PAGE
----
<%@LANGUAGE="JAVASCRIPT" CODEPAGE="1252"%> Contraband Historical Society-Hampton Roads, VA

Contraband Historical Society - Hampton, Virginia 501 c (3) Non-Profit Organization

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Wreath Laying Ceremony
Honoring USCT Nelson Ballard

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Nelson Ballard Memorial

Nelson Ballard
Company I, 1st U.S.C. Cav.
1st United States Colored Cavalry
Mustered in at Camp Hamilton, December 22, 1863

Wreath Laying Ceremony (2002) Honoring
USCT Nelson Ballard

In 2002, our society planned a wreath-laying ceremony honoring USCT Nelson Ballard. Actor Robert Earl Jones bestowed the honors to Mr. Ballard. Members of the 7th New York Cavalry and the 54th Massachusetts presented arms. Vincent Aquino placed an American flag on Nelson Ballard’s grave.

Nelson Ballard’s grave site is located in Hampton, Virginia behind Sentara Careplex in an overgrown area. 50 other graves have been identified by the Archaeology Department of William and Mary College. Nelson Ballard represents one of many United States Colored Cavalrymen, or United States Colored Troops, buried here in Hampton.

The USCC and USCT were outstanding men of great courage who fought to preserve the Union while liberating themselves from the iron yoke of slavery.
Nelson Ballard was a native of Nansemond County, Virginia. At the age of 25, he was mustered into military service at Camp Hamilton on December 22, 1863 as a private in Company I, 1st U.S. Colored Cavalry, Union Army.

Camp Hamilton was located on the mainland opposite Fort Monroe (where the downtown section of Phoebus is today). His regiment was mustered out in Brazos Santiago, Texas, February 4, 1866. Nelson Ballard came back to Virginia and settled in Hampton. He died on March 26, 1882. He was buried with military honors by Post No. 9, Grand Army of the Republic.

During the Civil War, the United States government enlisted a total of 180,000 black soldiers. These officially became known as the U.S. Colored Troops. Over 29,000 more are stated to have been enlisted in the United States Navy (25% of all Navy enlistment at that time).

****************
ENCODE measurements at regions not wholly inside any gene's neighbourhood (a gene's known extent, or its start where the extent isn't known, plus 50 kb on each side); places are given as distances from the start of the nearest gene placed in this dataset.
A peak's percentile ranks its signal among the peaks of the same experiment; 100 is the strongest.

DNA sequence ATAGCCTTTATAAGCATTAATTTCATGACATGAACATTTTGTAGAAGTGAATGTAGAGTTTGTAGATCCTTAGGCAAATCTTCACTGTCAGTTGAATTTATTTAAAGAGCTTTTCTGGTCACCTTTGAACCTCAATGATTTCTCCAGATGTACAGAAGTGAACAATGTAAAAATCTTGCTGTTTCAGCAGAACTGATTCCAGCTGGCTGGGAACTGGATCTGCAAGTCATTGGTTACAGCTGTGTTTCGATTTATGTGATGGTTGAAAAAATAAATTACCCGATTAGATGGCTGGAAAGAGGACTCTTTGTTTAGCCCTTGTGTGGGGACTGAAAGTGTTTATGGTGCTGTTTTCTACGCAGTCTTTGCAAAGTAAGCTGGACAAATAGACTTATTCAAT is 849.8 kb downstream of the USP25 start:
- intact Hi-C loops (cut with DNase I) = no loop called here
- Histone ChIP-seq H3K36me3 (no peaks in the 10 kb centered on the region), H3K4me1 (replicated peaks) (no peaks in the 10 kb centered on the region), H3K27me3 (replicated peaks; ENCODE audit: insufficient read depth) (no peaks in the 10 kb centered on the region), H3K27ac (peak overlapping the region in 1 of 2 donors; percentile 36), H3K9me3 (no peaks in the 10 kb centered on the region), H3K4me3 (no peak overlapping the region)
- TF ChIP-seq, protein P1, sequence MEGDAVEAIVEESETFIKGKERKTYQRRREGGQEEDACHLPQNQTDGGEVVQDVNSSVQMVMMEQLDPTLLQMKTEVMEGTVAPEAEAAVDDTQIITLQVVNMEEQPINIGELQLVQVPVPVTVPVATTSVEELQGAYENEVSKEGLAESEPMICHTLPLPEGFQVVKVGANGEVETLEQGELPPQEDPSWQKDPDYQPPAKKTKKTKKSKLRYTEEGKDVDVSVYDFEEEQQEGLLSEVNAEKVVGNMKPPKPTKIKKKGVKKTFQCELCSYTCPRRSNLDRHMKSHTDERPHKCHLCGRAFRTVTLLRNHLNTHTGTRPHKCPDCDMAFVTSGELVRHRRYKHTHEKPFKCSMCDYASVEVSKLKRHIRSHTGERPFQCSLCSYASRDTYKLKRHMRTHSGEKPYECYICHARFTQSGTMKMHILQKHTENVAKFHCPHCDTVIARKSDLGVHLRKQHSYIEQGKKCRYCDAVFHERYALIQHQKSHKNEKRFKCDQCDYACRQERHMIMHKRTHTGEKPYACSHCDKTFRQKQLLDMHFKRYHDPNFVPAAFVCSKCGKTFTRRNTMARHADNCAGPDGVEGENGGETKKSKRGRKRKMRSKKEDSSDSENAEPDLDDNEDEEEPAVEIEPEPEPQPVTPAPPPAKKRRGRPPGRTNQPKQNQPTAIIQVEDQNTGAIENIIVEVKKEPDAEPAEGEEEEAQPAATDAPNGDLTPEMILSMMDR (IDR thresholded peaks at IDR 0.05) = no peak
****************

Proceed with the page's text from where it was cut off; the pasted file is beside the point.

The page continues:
Discovering Slave Cemetery

Living Legend Award Winner 2004
Kenneth Quinn

Mr. Quinn discovered a slave cemetery on the old Downey Plantation more than sixty years ago, locating a lone tombstone which marked the cemetery. The tombstone was that of Nelson Ballard. On December 23, 1984, Mr. Quinn single-handedly prevented the city of Hampton from constructing a road that would have destroyed the slave cemetery. Hugh S. Watson documented Mr. Quinn’s story in the Daily Press newspaper. Since the article was published it has become widely known that the Downey Farm possessed a slave burial ground. Mr. Quinn is a champion for right and truth. May God continue to bless and protect him.


...I once lived at 137 Westbrook Dr, in Hampton. This was between the years of 1958 and 1964 and I was quite familiar and intrigued by Mr. Nelson Ballard’s headstone. The land on which it sits was once part of Selden’s Dairy Farm. I have carried the memories of that grave site around with me for close to five decades and many, many times wondered if it was still there.

I have searched data bases on the 1st USC Cavalry and genealogy websites looking for information on Mr. Ballard. I even looked for a re-interment record through the National Cemetery system. I never thought to simply type his name and regiment into a search engine. I thought that the grave marker had probably disappeared or had been knocked over and covered up with virtually all memory of it lost to history. I just recently found your website and want to thank everyone involved in the saving and honoring Mr. Ballard’s final resting place.

I have often longed to return to Hampton in the last twenty years or so to search for it but never had the opportunity as I had been living in Southern California for the last thirty years until our recent move to Nevada. What I never knew of course was that the spot Mr. Ballard is buried on was also a slave cemetery. I always thought it a an old home site that belonged the Ballard family, as I use to find pieces of what appeared to be farm equipment, by then old and rusting, scattered around near the grave. As I have not seen it for some forty-six years I was wondering if I might be able to get a photo of it ( I took some of it back in 1963 with my Brownie camera, but they have long since disappeared somewhere along the line )... Thank you.

Sincerely,
J. R. Kebelman

Hampton Apple Tree Club House, Inc., a 501 c (3) Non-Profit Organization

Email: info@contrabandhistoricalsociety.org
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